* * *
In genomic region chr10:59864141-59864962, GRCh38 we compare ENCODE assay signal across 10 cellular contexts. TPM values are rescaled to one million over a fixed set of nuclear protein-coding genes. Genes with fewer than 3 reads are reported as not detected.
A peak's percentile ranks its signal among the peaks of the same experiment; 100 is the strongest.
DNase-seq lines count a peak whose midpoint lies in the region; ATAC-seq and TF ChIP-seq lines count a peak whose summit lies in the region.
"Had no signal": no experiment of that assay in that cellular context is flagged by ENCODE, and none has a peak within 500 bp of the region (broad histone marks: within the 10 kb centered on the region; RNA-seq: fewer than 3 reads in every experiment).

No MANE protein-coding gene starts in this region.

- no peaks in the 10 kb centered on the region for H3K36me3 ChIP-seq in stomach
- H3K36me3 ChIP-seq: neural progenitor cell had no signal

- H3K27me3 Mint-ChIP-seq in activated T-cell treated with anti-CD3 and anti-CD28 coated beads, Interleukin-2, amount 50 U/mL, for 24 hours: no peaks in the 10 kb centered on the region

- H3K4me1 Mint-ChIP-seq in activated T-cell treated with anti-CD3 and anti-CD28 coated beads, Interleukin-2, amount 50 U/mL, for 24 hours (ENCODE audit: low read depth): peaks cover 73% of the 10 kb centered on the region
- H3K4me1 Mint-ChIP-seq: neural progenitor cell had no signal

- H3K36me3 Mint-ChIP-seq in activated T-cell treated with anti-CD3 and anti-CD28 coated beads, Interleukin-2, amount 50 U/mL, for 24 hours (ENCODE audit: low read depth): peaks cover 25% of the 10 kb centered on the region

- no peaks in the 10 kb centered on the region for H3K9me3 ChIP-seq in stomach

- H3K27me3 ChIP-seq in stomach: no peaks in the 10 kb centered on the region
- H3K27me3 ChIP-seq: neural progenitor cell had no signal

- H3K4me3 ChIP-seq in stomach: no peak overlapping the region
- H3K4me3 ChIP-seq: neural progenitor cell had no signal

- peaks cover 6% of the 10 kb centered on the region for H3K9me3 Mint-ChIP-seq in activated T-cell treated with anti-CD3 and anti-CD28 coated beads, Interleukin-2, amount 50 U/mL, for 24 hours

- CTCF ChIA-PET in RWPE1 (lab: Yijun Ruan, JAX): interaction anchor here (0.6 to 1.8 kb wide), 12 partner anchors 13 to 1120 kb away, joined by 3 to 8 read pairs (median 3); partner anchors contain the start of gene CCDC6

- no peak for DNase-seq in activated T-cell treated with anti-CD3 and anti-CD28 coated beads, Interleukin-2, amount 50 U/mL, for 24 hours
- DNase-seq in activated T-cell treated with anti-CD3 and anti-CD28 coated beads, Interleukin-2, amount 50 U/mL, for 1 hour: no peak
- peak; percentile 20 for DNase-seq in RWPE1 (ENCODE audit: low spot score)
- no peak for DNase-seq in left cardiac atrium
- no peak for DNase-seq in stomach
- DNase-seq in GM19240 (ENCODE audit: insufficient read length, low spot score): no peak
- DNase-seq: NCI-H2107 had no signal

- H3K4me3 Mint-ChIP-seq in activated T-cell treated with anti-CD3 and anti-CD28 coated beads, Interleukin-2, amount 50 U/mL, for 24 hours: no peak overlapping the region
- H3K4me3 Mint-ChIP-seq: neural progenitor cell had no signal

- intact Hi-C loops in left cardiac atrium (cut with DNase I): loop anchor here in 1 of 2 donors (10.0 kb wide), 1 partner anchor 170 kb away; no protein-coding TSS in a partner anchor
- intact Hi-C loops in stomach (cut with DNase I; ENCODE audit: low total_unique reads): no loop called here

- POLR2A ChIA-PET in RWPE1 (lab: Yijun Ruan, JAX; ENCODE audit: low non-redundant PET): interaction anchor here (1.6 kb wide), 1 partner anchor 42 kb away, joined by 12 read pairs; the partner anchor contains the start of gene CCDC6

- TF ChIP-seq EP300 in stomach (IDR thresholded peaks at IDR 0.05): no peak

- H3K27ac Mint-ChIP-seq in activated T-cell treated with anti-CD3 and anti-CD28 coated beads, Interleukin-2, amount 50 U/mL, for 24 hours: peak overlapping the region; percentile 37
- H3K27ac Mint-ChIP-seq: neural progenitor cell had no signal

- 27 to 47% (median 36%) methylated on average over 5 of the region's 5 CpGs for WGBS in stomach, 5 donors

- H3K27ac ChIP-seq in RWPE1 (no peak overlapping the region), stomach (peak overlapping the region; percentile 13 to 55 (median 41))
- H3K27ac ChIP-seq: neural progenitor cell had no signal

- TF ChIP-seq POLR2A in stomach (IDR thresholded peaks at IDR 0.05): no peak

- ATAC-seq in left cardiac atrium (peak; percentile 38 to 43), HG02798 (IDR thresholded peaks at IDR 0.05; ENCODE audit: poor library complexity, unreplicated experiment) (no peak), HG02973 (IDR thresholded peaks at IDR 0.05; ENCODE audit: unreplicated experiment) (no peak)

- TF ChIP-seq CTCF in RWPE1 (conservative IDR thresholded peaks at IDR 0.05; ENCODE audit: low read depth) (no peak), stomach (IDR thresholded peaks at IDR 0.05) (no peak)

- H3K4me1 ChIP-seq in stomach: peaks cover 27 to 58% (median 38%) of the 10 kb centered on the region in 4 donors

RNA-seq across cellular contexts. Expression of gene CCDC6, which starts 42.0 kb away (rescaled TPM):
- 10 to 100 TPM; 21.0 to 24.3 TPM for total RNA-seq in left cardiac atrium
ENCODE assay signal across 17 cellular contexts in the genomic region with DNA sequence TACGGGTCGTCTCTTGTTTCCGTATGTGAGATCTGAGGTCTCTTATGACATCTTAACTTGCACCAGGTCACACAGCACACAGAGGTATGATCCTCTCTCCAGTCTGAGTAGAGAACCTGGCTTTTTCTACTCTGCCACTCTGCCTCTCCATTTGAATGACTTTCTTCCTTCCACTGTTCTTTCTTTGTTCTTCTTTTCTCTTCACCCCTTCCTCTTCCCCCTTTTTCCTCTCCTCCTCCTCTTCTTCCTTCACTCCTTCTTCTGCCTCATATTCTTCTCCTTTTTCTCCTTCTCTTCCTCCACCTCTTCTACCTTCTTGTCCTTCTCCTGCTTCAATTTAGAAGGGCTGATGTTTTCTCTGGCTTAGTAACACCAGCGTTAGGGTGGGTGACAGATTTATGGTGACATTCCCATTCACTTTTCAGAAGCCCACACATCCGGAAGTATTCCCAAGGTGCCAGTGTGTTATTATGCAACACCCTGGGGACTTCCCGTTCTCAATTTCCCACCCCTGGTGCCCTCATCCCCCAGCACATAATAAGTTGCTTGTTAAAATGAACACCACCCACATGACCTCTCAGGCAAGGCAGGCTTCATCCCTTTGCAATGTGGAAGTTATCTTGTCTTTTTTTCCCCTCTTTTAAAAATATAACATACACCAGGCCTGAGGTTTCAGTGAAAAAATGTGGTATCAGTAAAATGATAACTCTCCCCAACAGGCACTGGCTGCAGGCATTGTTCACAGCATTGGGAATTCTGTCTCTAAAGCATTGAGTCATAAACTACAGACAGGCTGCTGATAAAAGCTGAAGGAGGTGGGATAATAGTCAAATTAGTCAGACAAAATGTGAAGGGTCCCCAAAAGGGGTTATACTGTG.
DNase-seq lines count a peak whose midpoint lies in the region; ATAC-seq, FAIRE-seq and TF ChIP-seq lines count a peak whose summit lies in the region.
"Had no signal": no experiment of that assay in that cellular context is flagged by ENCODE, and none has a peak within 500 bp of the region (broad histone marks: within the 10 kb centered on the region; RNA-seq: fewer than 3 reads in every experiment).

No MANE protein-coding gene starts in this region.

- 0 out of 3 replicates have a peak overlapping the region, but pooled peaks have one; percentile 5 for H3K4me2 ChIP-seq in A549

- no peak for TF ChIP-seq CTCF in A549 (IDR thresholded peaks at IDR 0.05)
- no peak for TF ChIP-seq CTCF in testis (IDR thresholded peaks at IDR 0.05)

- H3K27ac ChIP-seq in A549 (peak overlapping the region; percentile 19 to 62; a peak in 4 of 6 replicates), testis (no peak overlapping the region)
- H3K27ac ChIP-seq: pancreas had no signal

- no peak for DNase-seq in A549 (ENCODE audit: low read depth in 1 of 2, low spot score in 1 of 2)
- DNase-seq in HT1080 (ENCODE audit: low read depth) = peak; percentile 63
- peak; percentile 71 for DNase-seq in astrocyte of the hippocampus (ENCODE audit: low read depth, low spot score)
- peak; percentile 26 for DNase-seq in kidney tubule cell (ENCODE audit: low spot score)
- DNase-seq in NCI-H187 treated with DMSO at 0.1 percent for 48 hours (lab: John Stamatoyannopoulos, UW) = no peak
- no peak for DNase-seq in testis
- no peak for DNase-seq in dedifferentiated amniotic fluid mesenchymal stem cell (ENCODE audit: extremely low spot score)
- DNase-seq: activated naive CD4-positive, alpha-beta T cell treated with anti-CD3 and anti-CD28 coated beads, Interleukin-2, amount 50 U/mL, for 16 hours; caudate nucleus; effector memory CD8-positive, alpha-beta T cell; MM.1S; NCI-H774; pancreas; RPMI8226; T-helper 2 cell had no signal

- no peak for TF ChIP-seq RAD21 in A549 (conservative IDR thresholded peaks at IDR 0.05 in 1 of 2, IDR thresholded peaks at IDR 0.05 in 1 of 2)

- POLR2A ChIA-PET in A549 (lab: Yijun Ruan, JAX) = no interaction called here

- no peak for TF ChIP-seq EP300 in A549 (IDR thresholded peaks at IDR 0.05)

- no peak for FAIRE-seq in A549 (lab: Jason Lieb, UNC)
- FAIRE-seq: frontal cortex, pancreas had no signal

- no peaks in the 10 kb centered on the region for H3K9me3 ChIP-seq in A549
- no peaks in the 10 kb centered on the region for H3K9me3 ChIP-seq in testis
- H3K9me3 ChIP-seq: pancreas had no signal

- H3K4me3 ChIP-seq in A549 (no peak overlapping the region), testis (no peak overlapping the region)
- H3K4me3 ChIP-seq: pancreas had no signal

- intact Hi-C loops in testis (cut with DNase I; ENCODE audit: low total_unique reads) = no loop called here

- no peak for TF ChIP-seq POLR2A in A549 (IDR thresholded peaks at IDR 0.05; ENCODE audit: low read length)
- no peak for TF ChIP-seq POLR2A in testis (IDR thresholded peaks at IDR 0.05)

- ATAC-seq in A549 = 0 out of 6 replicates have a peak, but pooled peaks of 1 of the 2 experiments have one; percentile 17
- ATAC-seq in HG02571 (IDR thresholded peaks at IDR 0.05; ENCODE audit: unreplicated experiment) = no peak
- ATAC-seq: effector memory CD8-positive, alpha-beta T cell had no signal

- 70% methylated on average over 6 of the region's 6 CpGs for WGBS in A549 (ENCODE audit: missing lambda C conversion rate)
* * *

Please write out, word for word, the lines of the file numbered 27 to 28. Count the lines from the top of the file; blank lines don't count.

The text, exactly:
- H3K4me3 Mint-ChIP-seq: neural progenitor cell had no signal

- intact Hi-C loops in left cardiac atrium (cut with DNase I): loop anchor here in 1 of 2 donors (10.0 kb wide), 1 partner anchor 170 kb away; no protein-coding TSS in a partner anchor